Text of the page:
Karawatha SuperSite (Inactive)

From 2018 the SEQ Peri-urban SuperSite - Karawatha node becomes an Inactive SuperSite.

Between January and September of 2007 a Program for Planned Biodiversity and Ecosystem Research (PPBio) grid was established as a long-term ecological research site (LTER) in Eucalypt forest at Karawatha Forest Park in Brisbane, Queensland Australia. The grid was arbitrarily placed to cover the reserve and includes approximately 33 km of fixed transects and 33 fixed plots.

Karawatha Forest is on the southern peri-urban edge of Brisbane and is managed by the Brisbane City Council. It contains a variety of habitats from freshwater lagoons and sandstone ridges, to dry eucalypt forests and wet heath.

Thirty three LTER plots (1ha each) have been established.

All 33 plots have been surveyed and data uploaded for:

  • Vegetation (>1cm DBH) Composition and Abundance
  • Biomass & Carbon Estimation
  • Soil
  • Topography
  • Birds
  • Frogs
  • Lizards
  • Small Mammals
  • Tree Hollows
  • Koala Scats
Site Details
Site Location Karawatha Forest, Brisbane, South East Queensland.
Site Area 900 hectares
Site Elevation 80 - 100m above sea level
Annual Rainfalli 1,129.90mm mean annual rainfall (Logan city: 1992 - 2006, 15years)
Average Rainfall - Wettest Quarter 134.2mm
Average Rainfall - Driest Quarter 36.1mm
Average Minimum Temperature 8.6 oC in winter and 20.3 oC in summer
Average Maximum Temperature 21.4 oC in winter and 29.8 oC in summer

Photosphere view of Karawatha forest (photo P. Scarth)


  • Vehicle access is provided on several sides of the forest.
  • Toilet blocks,
  • walking tracks,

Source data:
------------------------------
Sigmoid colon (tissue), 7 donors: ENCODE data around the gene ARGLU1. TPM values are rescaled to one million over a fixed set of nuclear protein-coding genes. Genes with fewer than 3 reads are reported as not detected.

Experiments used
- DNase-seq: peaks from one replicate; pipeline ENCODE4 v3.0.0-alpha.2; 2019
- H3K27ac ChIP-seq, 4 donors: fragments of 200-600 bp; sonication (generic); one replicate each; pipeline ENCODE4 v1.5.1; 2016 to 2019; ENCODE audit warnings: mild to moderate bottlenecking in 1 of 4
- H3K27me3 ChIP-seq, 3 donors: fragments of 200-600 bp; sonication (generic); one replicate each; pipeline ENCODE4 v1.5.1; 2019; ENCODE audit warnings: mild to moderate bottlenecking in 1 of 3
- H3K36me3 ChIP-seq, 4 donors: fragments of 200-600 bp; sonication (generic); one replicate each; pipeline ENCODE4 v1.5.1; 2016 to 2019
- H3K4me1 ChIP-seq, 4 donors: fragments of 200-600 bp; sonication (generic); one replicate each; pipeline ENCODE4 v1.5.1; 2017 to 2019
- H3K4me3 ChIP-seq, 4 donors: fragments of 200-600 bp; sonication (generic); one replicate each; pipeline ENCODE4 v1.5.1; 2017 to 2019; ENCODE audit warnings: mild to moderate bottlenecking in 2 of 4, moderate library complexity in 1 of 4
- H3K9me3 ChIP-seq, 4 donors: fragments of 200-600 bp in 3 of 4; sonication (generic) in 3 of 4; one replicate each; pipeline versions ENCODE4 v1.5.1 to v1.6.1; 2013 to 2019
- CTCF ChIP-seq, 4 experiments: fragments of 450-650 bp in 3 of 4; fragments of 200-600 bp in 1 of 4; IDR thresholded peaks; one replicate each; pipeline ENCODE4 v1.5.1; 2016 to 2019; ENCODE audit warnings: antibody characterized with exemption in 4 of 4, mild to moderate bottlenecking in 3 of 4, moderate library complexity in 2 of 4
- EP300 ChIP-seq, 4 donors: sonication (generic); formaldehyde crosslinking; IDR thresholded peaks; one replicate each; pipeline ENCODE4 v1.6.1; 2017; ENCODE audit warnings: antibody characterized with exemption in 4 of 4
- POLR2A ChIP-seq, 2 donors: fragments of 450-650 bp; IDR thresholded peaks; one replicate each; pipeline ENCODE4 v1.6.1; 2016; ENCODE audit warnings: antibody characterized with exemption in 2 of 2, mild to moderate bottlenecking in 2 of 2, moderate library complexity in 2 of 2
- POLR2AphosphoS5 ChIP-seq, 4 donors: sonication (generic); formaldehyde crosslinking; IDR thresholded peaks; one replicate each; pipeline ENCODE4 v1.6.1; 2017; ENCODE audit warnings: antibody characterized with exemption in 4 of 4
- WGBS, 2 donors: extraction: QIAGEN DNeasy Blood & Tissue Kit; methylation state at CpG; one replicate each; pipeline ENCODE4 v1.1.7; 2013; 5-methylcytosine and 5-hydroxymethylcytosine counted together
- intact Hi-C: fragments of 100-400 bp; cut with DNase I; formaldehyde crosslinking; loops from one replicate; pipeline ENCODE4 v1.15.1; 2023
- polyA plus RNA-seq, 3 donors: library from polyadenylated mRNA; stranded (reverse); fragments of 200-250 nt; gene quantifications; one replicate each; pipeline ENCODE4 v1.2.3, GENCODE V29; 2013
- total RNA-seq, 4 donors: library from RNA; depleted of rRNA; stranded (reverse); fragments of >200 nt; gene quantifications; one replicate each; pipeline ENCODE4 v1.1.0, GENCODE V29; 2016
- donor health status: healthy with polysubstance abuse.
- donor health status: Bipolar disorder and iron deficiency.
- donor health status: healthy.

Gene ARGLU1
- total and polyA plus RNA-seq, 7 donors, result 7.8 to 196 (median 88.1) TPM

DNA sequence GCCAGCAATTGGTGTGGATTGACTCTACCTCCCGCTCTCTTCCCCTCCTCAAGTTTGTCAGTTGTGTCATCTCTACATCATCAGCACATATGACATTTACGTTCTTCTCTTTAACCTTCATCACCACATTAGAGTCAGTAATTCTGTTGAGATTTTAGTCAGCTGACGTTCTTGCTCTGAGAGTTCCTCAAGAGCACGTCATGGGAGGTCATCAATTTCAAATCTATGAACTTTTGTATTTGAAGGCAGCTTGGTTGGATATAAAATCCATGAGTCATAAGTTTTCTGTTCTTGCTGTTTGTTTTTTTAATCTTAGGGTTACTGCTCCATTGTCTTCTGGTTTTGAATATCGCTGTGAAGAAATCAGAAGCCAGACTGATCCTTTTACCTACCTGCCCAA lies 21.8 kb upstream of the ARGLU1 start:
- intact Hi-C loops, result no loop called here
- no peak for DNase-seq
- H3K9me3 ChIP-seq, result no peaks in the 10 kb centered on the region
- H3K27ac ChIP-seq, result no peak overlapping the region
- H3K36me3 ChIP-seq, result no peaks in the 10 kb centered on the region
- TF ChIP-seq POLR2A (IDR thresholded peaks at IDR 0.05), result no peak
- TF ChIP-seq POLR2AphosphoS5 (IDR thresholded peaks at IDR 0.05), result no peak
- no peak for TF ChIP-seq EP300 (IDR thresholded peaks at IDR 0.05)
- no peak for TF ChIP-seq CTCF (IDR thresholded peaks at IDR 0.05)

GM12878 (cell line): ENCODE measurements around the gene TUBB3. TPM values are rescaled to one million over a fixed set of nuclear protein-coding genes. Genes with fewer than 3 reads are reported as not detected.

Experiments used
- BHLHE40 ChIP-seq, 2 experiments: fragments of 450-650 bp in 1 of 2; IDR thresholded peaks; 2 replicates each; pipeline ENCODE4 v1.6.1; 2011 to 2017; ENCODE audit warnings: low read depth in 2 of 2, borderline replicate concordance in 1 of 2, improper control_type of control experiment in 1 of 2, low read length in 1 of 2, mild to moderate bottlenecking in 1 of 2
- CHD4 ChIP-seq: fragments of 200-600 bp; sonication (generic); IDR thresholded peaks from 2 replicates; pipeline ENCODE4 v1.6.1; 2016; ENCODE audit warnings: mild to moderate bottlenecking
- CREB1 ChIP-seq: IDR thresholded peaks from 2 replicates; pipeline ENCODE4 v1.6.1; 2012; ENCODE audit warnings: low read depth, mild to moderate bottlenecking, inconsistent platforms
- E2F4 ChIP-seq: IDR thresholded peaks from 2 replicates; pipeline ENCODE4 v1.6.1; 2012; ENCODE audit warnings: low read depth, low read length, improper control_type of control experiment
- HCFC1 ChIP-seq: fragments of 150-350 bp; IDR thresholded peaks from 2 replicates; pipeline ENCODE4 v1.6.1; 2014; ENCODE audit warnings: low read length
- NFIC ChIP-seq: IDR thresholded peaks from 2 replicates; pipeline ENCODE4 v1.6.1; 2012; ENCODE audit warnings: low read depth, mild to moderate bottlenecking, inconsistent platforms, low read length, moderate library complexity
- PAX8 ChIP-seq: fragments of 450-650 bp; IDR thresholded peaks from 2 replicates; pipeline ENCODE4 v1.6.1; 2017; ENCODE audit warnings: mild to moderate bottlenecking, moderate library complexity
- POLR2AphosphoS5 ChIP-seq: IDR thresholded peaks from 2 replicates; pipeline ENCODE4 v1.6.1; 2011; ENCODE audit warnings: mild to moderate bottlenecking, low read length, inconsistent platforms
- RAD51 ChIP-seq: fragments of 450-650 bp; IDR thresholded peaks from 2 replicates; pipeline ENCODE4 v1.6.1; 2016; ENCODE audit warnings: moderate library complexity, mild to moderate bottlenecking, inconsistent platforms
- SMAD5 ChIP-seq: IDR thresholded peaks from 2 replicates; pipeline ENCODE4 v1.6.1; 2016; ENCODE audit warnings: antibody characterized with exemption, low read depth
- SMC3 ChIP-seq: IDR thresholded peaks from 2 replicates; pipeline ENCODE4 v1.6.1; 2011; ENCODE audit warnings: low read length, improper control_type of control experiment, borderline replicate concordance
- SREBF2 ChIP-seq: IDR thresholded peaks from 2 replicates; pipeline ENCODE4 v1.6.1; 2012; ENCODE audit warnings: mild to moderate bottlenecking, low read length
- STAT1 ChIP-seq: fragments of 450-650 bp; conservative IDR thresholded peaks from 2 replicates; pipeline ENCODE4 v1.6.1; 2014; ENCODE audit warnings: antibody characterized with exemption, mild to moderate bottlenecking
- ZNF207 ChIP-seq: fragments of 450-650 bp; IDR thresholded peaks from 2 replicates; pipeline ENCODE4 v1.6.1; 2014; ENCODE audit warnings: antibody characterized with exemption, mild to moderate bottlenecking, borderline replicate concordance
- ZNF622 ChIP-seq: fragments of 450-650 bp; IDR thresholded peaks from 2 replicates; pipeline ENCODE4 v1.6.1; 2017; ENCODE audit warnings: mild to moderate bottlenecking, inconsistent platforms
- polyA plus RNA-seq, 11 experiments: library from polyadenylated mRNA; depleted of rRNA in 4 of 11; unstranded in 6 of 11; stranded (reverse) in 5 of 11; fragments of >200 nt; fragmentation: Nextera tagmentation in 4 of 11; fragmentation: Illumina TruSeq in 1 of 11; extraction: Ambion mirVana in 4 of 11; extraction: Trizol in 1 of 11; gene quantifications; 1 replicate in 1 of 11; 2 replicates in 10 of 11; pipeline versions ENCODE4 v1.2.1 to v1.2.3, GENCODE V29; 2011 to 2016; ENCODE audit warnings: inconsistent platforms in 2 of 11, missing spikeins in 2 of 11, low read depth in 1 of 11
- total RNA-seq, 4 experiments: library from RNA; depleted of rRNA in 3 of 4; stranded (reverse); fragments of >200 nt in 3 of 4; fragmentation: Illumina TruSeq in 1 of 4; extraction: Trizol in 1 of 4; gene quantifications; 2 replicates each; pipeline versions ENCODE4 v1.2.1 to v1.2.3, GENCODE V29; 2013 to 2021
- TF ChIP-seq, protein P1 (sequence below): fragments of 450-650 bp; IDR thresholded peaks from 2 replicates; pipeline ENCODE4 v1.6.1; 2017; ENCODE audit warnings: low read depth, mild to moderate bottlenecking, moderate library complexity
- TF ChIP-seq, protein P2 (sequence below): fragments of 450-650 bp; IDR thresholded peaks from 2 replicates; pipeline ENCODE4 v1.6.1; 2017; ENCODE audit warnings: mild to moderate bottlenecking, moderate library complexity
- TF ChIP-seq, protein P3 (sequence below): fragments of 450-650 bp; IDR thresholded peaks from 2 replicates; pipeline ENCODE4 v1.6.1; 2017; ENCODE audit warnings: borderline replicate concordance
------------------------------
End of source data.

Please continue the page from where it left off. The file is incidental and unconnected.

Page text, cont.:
• Laboratory facilities available nearby at Griffith University campuses.

Research and Data Management

PPBio provides a web site www.griffith.edu.au/ppbio to act as a hub for the storage and dissemination of data.

Photosphere of TERN AusCover terrestrial laser scanning campaign in Karawatha forest (photo P. Scarth)

The Logan and Albert river estuary

The Logan and Albert river estuary sub-location (managed by CSIRO) lies to the south of Brisbane.

Monitoring within the Albert-Logan catchment focuses on aquatic biogeochemistry and biodiversity in a woodland and cropping environment on the cusp of residential development including the inception of the Wyaralong Dam. High-frequency biogeochemical and ecological studies are under way to help scientists understand why these rivers contribute such high loads of nitrogen and sediment into Moreton Bay. Permanent measurement stations have been established in both rivers to provide continuous water quality and flow data. The stations consist of physico-chemical sensors to measure temperature, pH (degree of acidity or alkalinity), Eh (the redox, or reduction-oxidation, character of the water), conductivity, dissolved oxygen, turbidity, chlorophyll, blue green algae, CDOM and nitrate. There is also a velocity Doppler to measure river flow and height. These measurements will help researchers to quantify land-use change.

Map showing existing and proposed infrastructure for the Logan transects. Background image from Google.

SuperSite instrumentation

Velocity and discharge (Argonaut SL500)

Physical Chemical instrumentation
  • Turbidity (Analite NEP 9000)
  • Greenspan Pressure transducer
  • Salinity (Falmouth CTD Bio)
  • YSI Sonde (pH, EC, Temp, DO, Chlorophyll, Phycocyanin)
  • Optical package Wetlabs ACS, BB9, WQM, CDOM
  • ISUS Nitrate sensor
  • PCO2 and CH4 Licor and Picarro

Water quality data can be accessed from the TERN Australian Coastal Ecosystems Facility, Coastal Data Portal.